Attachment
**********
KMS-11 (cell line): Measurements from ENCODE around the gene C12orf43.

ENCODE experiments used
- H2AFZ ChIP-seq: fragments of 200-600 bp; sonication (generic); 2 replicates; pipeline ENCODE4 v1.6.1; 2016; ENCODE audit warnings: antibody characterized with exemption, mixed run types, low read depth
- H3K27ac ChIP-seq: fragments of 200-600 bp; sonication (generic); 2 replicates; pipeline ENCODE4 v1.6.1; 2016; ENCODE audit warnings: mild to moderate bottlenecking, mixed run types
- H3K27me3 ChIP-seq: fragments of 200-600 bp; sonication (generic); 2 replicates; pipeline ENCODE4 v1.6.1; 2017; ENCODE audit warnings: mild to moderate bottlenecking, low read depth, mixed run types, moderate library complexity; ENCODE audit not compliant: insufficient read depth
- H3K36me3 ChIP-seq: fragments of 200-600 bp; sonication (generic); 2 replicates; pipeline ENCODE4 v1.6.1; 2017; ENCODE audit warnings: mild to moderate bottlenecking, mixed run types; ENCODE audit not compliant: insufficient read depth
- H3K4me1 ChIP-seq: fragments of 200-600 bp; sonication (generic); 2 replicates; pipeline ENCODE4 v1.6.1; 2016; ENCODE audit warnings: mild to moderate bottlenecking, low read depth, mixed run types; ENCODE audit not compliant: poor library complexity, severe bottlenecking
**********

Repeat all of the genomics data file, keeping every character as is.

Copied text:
KMS-11 (cell line): Measurements from ENCODE around the gene C12orf43.

ENCODE experiments used
- H2AFZ ChIP-seq: fragments of 200-600 bp; sonication (generic); 2 replicates; pipeline ENCODE4 v1.6.1; 2016; ENCODE audit warnings: antibody characterized with exemption, mixed run types, low read depth
- H3K27ac ChIP-seq: fragments of 200-600 bp; sonication (generic); 2 replicates; pipeline ENCODE4 v1.6.1; 2016; ENCODE audit warnings: mild to moderate bottlenecking, mixed run types
- H3K27me3 ChIP-seq: fragments of 200-600 bp; sonication (generic); 2 replicates; pipeline ENCODE4 v1.6.1; 2017; ENCODE audit warnings: mild to moderate bottlenecking, low read depth, mixed run types, moderate library complexity; ENCODE audit not compliant: insufficient read depth
- H3K36me3 ChIP-seq: fragments of 200-600 bp; sonication (generic); 2 replicates; pipeline ENCODE4 v1.6.1; 2017; ENCODE audit warnings: mild to moderate bottlenecking, mixed run types; ENCODE audit not compliant: insufficient read depth
- H3K4me1 ChIP-seq: fragments of 200-600 bp; sonication (generic); 2 replicates; pipeline ENCODE4 v1.6.1; 2016; ENCODE audit warnings: mild to moderate bottlenecking, low read depth, mixed run types; ENCODE audit not compliant: poor library complexity, severe bottlenecking